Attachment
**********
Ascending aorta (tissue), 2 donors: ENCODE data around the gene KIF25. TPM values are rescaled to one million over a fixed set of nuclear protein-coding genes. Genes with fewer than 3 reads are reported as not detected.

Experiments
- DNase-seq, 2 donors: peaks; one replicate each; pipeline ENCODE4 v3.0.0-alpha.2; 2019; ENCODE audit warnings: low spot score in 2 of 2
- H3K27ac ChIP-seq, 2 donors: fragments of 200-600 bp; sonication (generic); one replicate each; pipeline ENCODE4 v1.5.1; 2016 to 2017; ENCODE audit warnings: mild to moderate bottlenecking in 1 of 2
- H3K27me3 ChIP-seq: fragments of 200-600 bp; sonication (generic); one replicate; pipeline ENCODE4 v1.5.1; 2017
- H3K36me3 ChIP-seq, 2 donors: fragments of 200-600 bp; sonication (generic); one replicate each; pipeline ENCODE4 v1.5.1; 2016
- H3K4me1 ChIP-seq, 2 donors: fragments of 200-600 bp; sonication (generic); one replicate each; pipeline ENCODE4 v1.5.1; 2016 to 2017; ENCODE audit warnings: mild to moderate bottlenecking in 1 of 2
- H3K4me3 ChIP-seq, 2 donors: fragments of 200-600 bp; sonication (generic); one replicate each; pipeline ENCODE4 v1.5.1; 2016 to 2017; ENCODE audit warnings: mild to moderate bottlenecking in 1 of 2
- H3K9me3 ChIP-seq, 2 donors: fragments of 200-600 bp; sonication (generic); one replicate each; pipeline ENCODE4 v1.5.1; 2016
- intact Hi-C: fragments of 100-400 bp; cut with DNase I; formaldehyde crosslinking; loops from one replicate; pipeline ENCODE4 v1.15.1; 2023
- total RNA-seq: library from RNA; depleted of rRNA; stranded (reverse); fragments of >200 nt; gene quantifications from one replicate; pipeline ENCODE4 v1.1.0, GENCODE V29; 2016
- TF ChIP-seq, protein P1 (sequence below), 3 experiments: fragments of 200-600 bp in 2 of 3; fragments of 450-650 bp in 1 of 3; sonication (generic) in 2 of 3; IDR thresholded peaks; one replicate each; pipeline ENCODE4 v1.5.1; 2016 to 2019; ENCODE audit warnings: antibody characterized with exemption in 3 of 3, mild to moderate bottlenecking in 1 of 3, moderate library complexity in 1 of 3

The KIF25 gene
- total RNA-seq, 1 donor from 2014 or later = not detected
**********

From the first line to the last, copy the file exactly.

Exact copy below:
Ascending aorta (tissue), 2 donors: ENCODE data around the gene KIF25. TPM values are rescaled to one million over a fixed set of nuclear protein-coding genes. Genes with fewer than 3 reads are reported as not detected.

Experiments
- DNase-seq, 2 donors: peaks; one replicate each; pipeline ENCODE4 v3.0.0-alpha.2; 2019; ENCODE audit warnings: low spot score in 2 of 2
- H3K27ac ChIP-seq, 2 donors: fragments of 200-600 bp; sonication (generic); one replicate each; pipeline ENCODE4 v1.5.1; 2016 to 2017; ENCODE audit warnings: mild to moderate bottlenecking in 1 of 2
- H3K27me3 ChIP-seq: fragments of 200-600 bp; sonication (generic); one replicate; pipeline ENCODE4 v1.5.1; 2017
- H3K36me3 ChIP-seq, 2 donors: fragments of 200-600 bp; sonication (generic); one replicate each; pipeline ENCODE4 v1.5.1; 2016
- H3K4me1 ChIP-seq, 2 donors: fragments of 200-600 bp; sonication (generic); one replicate each; pipeline ENCODE4 v1.5.1; 2016 to 2017; ENCODE audit warnings: mild to moderate bottlenecking in 1 of 2
- H3K4me3 ChIP-seq, 2 donors: fragments of 200-600 bp; sonication (generic); one replicate each; pipeline ENCODE4 v1.5.1; 2016 to 2017; ENCODE audit warnings: mild to moderate bottlenecking in 1 of 2
- H3K9me3 ChIP-seq, 2 donors: fragments of 200-600 bp; sonication (generic); one replicate each; pipeline ENCODE4 v1.5.1; 2016
- intact Hi-C: fragments of 100-400 bp; cut with DNase I; formaldehyde crosslinking; loops from one replicate; pipeline ENCODE4 v1.15.1; 2023
- total RNA-seq: library from RNA; depleted of rRNA; stranded (reverse); fragments of >200 nt; gene quantifications from one replicate; pipeline ENCODE4 v1.1.0, GENCODE V29; 2016
- TF ChIP-seq, protein P1 (sequence below), 3 experiments: fragments of 200-600 bp in 2 of 3; fragments of 450-650 bp in 1 of 3; sonication (generic) in 2 of 3; IDR thresholded peaks; one replicate each; pipeline ENCODE4 v1.5.1; 2016 to 2019; ENCODE audit warnings: antibody characterized with exemption in 3 of 3, mild to moderate bottlenecking in 1 of 3, moderate library complexity in 1 of 3

The KIF25 gene
- total RNA-seq, 1 donor from 2014 or later = not detected